Periodontal disease, more commonly known as gum disease, is an infection of both the bone and gum tissue in your mouth. If left untreated, it can have serious health implications for both your dental and overall health. Periodontal disease has been linked to diabetes, heart disease, and even cancer.
When you are pregnant, gum disease and the related conditions become even more serious. Here’s what you need to know about the dangers of periodontal disease during pregnancy so that you can take care of yourself and your unborn child.
Periodontal disease is a bacterial infection. It is caused by plaque (a mixture of food residue and bacteria) that exists on the teeth for too long without being removed by brushing or a professional dental cleaning. When the plaque sets in it can harden into calculus, which at that point can only be removed by a dental hygienist. The bacteria also reach a level of maturity that makes it easier to infect the gum tissue.
Gum disease causes the gum tissue to pull away from the teeth. The other support structure for the teeth, including the jaw bone, cartilage, and ligaments, start to deteriorate as well. The teeth can become loose and even fall out.
During pregnancy certain hormonal changes can cause inflammation of the gum tissue, which makes pregnant women more at risk of developing gum disease.
Gum disease has been linked to heart disease. Preeclampsia, most commonly characterized by high blood pressure, is a serious condition during pregnancy. It can put the pregnant mother and unborn baby at risk of fatality. In addition to high blood pressure, other organs begin to fail, such as the liver and kidneys. Even gestational hypertension, which is just high blood pressure without the other symptoms, can be serious if not treated. These risks are all higher for a pregnant mother with periodontal disease.
Gum disease has also been linked to diabetes. An increase in sugar in the saliva may be the cause or the effect. Gestational diabetes is a serious condition that some pregnant women develop. Pregnancy can cause diabetic symptoms that were not present before she became pregnant. A pregnant mother with periodontal disease may be at a higher risk of developing gestational diabetes.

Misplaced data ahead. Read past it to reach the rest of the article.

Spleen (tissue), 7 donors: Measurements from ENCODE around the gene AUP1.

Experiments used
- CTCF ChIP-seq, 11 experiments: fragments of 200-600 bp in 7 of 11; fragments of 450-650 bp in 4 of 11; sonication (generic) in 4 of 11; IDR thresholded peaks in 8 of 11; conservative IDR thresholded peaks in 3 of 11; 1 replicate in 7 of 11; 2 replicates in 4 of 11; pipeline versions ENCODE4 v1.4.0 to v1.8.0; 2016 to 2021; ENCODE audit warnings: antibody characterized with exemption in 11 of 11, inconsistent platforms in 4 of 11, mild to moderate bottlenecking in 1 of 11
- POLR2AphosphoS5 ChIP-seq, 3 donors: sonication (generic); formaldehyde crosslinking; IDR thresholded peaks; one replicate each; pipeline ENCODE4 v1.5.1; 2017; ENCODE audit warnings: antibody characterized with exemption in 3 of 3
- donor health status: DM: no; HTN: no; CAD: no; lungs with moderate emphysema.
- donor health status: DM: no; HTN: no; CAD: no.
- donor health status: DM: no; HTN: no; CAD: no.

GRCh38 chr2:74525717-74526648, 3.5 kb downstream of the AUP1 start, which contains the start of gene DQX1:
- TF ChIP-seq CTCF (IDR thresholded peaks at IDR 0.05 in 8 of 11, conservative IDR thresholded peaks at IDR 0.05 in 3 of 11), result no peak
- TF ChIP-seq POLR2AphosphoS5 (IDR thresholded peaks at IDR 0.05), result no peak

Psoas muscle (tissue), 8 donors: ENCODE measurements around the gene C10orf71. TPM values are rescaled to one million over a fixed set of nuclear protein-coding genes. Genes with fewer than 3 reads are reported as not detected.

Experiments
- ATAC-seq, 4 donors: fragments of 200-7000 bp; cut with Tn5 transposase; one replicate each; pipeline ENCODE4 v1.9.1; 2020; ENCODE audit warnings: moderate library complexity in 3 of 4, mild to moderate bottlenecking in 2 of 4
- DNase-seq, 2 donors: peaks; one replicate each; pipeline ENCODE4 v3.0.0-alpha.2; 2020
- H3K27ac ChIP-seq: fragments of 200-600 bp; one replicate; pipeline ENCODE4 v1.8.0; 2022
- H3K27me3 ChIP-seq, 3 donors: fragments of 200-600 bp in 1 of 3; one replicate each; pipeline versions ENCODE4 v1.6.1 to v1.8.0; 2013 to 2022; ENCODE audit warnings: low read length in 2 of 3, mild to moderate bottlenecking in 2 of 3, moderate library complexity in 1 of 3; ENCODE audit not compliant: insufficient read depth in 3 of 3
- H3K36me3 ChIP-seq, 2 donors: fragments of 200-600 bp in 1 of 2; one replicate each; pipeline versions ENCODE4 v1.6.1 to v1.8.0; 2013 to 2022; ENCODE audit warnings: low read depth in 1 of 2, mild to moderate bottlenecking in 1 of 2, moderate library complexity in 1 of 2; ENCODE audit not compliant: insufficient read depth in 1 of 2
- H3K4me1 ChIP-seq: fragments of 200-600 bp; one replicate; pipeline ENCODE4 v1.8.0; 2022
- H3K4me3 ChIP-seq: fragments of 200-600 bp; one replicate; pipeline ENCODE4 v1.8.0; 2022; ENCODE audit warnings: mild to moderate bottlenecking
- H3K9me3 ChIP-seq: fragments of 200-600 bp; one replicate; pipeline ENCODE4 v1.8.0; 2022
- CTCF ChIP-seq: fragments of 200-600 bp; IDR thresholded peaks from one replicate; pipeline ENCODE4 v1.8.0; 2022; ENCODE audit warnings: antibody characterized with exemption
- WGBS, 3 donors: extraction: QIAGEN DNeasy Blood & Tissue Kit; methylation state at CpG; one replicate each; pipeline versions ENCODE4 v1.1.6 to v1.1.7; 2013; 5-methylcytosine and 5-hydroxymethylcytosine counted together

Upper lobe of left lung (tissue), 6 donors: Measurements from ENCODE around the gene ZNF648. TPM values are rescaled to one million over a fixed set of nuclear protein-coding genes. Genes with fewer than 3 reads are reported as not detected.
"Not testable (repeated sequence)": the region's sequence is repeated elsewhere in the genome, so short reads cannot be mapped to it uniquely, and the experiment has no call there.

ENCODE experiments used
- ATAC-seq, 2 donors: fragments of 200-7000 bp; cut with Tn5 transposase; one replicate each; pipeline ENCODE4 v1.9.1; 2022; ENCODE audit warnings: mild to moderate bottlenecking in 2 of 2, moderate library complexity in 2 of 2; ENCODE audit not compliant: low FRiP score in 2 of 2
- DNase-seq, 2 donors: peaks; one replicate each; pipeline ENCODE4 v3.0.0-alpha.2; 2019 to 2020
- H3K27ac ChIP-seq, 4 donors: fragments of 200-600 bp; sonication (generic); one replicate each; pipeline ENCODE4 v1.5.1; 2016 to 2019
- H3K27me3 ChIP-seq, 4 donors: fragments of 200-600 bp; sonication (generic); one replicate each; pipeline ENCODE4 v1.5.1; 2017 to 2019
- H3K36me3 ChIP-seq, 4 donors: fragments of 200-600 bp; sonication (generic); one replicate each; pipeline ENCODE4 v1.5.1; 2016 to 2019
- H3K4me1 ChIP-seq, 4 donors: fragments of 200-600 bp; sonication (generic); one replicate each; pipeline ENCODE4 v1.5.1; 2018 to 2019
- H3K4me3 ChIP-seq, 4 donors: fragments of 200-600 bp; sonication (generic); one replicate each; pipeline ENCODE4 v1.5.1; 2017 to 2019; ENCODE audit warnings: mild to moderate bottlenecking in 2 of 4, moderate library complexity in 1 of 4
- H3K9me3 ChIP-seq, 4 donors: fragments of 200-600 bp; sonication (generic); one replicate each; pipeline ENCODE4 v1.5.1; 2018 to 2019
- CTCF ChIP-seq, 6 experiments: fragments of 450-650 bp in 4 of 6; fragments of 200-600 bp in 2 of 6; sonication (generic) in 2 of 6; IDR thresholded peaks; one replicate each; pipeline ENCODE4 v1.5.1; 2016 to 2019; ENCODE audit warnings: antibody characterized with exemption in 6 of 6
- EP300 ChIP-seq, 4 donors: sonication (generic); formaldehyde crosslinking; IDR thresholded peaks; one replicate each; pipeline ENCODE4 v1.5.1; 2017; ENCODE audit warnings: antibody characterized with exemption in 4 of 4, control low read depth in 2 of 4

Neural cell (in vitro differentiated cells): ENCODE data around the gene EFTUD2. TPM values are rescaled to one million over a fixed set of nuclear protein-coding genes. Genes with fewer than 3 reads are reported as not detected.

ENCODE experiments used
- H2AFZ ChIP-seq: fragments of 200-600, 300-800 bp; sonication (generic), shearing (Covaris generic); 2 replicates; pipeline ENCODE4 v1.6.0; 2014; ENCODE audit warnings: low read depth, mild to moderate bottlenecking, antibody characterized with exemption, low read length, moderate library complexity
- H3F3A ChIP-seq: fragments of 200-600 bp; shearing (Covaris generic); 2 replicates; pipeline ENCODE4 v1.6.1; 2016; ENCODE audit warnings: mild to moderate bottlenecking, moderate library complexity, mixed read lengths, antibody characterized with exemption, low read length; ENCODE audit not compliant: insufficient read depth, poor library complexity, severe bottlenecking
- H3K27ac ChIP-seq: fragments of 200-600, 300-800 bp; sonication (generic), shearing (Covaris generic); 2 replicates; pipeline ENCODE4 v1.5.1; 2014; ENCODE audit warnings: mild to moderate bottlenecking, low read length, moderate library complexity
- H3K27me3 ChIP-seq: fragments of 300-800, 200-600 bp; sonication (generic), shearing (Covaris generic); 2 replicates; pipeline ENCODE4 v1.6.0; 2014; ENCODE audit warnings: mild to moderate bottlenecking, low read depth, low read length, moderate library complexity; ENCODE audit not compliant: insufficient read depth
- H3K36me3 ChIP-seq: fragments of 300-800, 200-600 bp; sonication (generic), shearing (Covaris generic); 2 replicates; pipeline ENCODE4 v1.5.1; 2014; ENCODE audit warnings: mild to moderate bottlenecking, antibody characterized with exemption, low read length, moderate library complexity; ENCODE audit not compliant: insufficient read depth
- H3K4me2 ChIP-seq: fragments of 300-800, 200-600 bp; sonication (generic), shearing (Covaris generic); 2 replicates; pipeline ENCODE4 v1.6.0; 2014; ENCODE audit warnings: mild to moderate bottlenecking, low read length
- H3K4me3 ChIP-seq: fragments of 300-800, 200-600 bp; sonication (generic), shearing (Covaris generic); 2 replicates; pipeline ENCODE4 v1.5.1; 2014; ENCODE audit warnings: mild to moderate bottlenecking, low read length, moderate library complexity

Although it is usually manageable, gestational diabetes can be risky to the mother and baby. It can increase the chances of a premature birth and also cause high birth weight for the baby, which can lead to a difficult delivery.
Implications for the Baby
The biggest risk to the baby is low birth weight. This can happen if the mother goes into labor prematurely, which is more likely to occur due to the health conditions related to periodontal disease.
The Keys to the Connection Between Periodontal Disease and Pregnancy Complications
The following are the reason that gum disease has negative effects on the health of pregnant women and their babies:
- Bacteria. Gum disease is caused by an infection of bacteria. When the infection is not treated, the bacteria can enter the bloodstream where it can travel to other parts of the body. Studies found oral bacteria in the coronary arteries and mammary glands of pregnant women with gum disease.
- Prostaglandin. A labor-inducing substance, prostaglandin is found in a bacterial strain that is known to cause gum disease. It can cause premature labor which can result in low birth weight.
- C-Reactive Protein. The inflammation associated with gum disease can cause the liver to produce the C-Reactive Protein, or CRP. This protein is linked to heart disease, as well as premature birth and preeclampsia in pregnant women.
How to Prevent Gum Disease for a Healthy Pregnancy
Good oral hygiene habits can help prevent periodontal disease. This includes brushing your teeth twice a day, flossing once a day, and going to the dentist every 6 months for dental cleanings and exams. Perio Implant Specialists of New Jersey can treat and help prevent gum disease. Procedures such as scaling and root planing can help remove the plaque that causes gum disease and prevent it from recurring.